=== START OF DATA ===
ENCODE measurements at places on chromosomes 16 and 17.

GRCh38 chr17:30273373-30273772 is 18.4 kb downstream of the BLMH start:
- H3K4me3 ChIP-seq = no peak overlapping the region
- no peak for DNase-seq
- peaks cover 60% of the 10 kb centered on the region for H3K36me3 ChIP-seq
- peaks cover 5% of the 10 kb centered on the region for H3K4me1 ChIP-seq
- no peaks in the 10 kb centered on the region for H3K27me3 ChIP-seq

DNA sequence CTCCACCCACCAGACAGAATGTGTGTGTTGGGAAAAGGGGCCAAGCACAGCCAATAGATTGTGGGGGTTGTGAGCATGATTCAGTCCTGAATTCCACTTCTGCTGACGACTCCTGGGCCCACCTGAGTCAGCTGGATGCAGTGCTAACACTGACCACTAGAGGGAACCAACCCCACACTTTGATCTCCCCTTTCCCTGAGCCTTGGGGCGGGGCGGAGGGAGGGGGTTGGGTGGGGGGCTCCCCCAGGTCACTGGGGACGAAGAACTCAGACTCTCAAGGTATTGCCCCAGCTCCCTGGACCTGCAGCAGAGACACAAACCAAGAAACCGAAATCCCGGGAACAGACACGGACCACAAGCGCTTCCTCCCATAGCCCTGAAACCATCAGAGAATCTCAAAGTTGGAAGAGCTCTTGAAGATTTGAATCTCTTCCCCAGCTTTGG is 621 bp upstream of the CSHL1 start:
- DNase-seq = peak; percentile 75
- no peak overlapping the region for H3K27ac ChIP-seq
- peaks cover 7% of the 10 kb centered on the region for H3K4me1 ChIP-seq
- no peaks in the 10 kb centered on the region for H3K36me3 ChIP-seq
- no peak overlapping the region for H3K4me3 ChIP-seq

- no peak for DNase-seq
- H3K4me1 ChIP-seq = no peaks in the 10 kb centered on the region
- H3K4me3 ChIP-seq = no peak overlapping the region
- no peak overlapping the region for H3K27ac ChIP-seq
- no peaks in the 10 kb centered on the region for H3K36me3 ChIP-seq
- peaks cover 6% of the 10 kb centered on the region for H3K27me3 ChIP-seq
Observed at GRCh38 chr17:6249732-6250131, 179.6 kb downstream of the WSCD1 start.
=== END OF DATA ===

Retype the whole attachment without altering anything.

ENCODE measurements at places on chromosomes 16 and 17.

GRCh38 chr17:30273373-30273772 is 18.4 kb downstream of the BLMH start:
- H3K4me3 ChIP-seq = no peak overlapping the region
- no peak for DNase-seq
- peaks cover 60% of the 10 kb centered on the region for H3K36me3 ChIP-seq
- peaks cover 5% of the 10 kb centered on the region for H3K4me1 ChIP-seq
- no peaks in the 10 kb centered on the region for H3K27me3 ChIP-seq

DNA sequence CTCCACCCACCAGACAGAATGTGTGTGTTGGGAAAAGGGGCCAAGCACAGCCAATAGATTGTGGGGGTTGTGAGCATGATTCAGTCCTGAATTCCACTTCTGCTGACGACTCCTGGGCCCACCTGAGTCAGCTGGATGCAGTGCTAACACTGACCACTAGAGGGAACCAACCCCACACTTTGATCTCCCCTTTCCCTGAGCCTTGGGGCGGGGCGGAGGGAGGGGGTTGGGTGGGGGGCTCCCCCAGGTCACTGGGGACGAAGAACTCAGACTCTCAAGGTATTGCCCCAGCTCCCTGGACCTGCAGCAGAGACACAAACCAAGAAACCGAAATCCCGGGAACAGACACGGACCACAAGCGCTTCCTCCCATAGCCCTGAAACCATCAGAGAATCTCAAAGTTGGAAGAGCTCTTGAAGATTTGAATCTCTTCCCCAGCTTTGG is 621 bp upstream of the CSHL1 start:
- DNase-seq = peak; percentile 75
- no peak overlapping the region for H3K27ac ChIP-seq
- peaks cover 7% of the 10 kb centered on the region for H3K4me1 ChIP-seq
- no peaks in the 10 kb centered on the region for H3K36me3 ChIP-seq
- no peak overlapping the region for H3K4me3 ChIP-seq

- no peak for DNase-seq
- H3K4me1 ChIP-seq = no peaks in the 10 kb centered on the region
- H3K4me3 ChIP-seq = no peak overlapping the region
- no peak overlapping the region for H3K27ac ChIP-seq
- no peaks in the 10 kb centered on the region for H3K36me3 ChIP-seq
- peaks cover 6% of the 10 kb centered on the region for H3K27me3 ChIP-seq
Observed at GRCh38 chr17:6249732-6250131, 179.6 kb downstream of the WSCD1 start.